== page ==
Organizing the Firm

The last subject covered by Nicolai Foss and Peter Klein in Organizing Entrepreneurial Judgment is the internal organization of the firm. Foss and Klein argue that the organization of the firm is critical to how entrepreneurial judgment will be manifested at different levels of the firm. Ownership rights are foundational for this organization to occur.

Original and Derived Judgment

Foss and Klein distinguish between original entrepreneurial judgment and derived entrepreneurial judgment within the firm. Original judgment is the judgment which belongs to the owner of the firm. The owner exercises original judgment in forming and executing a business plan. They have decisive control over the structure and goals of the firm. As a firm grows larger, the entrepreneur with original judgment will lack the information to make all firm decisions. At this point, the owner-entrepreneur delegates decision making to other employees within the firm. Foss and Klein call these employees with delegated powers “proxy-entrepreneurs”. They are given the right to exercise derived entrepreneurial judgment over certain decisions. In other words, Foss and Klein argue that the owner-entrepreneur makes “specifying decisions”; defined as a “set of formal and implicit contracts by which the entrepreneur delegates judgment to subordinates in the multi-person organization”.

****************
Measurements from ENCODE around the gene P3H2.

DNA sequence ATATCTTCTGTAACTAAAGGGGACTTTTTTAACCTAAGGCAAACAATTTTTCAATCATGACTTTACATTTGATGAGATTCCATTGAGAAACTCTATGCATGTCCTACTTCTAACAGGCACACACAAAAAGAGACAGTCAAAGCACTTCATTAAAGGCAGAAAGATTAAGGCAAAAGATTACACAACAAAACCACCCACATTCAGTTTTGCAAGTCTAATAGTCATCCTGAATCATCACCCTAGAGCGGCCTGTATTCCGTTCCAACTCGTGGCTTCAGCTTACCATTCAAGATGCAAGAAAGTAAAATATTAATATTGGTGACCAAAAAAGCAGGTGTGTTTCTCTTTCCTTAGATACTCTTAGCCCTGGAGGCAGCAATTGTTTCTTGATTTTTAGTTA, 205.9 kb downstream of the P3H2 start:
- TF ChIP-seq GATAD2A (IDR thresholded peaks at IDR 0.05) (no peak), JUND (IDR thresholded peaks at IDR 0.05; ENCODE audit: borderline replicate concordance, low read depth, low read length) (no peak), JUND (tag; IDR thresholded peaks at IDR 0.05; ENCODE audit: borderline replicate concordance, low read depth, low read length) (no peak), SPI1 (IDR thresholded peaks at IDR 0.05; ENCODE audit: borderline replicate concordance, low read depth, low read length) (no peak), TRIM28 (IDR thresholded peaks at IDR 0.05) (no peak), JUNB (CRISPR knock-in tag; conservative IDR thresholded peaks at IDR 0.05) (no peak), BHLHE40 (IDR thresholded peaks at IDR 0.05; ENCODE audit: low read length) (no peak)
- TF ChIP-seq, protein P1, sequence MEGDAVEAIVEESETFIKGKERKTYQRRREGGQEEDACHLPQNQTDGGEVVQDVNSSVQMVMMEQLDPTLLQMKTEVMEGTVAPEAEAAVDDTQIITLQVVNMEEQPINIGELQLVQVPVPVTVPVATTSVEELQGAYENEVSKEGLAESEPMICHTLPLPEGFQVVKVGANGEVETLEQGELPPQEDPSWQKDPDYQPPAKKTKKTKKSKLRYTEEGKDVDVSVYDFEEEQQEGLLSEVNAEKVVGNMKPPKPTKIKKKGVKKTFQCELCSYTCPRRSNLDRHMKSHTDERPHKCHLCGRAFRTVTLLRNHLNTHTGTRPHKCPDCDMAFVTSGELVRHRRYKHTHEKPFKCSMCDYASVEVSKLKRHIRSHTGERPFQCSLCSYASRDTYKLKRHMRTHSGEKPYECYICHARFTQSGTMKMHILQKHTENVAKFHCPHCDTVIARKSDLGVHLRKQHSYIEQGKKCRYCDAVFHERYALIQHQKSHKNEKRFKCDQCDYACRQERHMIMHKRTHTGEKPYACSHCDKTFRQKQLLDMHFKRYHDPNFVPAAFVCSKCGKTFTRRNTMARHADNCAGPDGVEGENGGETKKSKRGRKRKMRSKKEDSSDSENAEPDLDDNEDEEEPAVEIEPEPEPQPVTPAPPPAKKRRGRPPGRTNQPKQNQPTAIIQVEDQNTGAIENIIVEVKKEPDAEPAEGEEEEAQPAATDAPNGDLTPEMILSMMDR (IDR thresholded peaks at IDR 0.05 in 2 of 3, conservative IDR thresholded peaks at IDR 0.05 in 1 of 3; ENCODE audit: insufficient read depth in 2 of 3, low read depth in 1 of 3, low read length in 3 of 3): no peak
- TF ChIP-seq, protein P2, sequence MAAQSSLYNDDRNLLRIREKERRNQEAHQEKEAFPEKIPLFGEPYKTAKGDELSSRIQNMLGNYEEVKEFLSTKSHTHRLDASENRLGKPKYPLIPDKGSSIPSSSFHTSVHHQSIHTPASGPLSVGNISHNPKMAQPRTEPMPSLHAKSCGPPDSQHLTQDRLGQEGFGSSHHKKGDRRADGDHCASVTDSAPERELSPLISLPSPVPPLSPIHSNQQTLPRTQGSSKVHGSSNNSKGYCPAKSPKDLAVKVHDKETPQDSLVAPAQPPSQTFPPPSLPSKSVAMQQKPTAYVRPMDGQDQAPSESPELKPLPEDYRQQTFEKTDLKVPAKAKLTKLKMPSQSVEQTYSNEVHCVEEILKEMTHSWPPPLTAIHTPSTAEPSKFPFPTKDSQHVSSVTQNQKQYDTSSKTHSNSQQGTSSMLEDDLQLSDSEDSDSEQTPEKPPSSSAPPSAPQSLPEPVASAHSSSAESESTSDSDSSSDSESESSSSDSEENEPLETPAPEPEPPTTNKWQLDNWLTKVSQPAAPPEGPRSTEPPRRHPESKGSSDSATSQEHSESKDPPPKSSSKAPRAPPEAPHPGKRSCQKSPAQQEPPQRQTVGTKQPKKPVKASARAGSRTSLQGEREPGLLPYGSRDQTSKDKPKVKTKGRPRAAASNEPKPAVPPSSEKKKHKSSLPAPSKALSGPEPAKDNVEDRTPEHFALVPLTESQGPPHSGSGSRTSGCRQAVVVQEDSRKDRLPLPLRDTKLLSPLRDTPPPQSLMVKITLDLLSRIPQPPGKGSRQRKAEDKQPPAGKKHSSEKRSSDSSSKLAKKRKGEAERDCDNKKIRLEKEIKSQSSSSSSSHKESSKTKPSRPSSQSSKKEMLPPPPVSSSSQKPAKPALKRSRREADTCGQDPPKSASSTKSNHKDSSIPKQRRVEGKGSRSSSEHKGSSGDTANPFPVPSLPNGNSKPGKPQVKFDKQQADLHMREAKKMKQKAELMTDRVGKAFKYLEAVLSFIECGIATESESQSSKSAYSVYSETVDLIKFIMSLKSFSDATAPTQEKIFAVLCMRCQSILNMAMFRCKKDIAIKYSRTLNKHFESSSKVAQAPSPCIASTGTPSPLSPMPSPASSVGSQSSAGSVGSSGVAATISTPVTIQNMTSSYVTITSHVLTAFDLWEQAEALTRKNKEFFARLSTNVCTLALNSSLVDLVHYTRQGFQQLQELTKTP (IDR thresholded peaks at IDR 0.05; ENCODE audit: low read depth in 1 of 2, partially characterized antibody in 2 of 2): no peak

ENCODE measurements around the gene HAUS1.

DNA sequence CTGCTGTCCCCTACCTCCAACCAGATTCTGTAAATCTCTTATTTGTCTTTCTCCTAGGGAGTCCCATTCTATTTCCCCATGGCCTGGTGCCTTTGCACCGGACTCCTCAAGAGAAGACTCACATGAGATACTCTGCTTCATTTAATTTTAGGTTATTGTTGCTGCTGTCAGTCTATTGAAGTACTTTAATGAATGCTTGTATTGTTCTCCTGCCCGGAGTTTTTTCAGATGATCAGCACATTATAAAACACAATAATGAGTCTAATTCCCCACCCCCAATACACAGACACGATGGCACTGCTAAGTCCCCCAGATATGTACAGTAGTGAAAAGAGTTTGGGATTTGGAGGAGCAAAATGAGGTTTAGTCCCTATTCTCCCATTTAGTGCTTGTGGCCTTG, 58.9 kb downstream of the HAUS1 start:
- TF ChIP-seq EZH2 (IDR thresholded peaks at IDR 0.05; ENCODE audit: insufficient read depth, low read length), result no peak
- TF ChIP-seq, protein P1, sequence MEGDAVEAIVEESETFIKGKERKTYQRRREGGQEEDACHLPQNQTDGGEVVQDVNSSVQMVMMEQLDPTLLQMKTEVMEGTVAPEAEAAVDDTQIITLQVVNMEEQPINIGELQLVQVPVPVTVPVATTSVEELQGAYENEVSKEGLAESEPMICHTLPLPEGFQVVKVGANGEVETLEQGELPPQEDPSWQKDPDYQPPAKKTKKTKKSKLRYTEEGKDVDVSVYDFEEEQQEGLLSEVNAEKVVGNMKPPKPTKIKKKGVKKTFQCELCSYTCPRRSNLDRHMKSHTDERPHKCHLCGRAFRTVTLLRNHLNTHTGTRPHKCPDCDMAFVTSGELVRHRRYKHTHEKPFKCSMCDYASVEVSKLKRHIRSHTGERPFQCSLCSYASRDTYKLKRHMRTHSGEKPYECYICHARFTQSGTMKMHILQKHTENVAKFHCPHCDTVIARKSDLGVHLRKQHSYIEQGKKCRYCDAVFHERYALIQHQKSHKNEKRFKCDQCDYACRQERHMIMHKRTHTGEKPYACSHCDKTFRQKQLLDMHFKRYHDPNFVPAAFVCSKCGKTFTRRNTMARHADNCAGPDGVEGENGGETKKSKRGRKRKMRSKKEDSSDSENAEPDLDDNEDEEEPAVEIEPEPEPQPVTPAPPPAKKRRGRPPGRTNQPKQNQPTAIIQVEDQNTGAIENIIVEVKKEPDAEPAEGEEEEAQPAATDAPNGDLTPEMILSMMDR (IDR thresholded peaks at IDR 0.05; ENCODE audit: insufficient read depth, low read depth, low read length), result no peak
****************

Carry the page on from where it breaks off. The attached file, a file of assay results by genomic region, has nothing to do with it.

Foss and Klein assert the truth, which has been underemphasized in the literature, that not all entrepreneurship is beneficial. Some entrepreneurial decisions are productive while others are destructive to the firm. Productive entrepreneurship results from employees using their discretion to create or discover new attributes of firm assets which add value to the firm. Destructive entrepreneurship occurs when employees use their discretion in efforts which reduce firm value.

Those with original judgment have the task of managing derived entrepreneurship. To expand derived entrepreneurial judgment to employees, the owner-entrepreneur will reduce constraints on employees. He then must manage the trade-offs between the productive entrepreneurship and destructive entrepreneurship of his employees. Foss and Klein state some ways this occurs within businesses. Owners can give employees bonuses for value adding outcomes in reward for productive entrepreneurship. They can also give employees direct equity stakes or stock options to incentivize adding value to the firm. To constrain employees judgment, the owner-entrepreneur can do such things as set the “proxy-entrepreneur’s” budget, determine which activities he’s allowed to engage in, assign which people he is allowed to work with, and determine how he’s allowed to use equipment.

Ownership and Internal Organization

Foss and Klein explain that ownership rights are central to the internal organization of the firm. Ownership rights allow the owner-entrepreneur to make contracts with his employees and define how entrepreneurial judgment will be exercised throughout the firm. By loosening contractual constraints on how employees can use firm assets, the owner-entrepreneur expands the scope of entrepreneurship for lower level employees. By tightening the constraints, he decreases the amount of entrepreneurial judgment his employees are allowed to exercise over firm assets.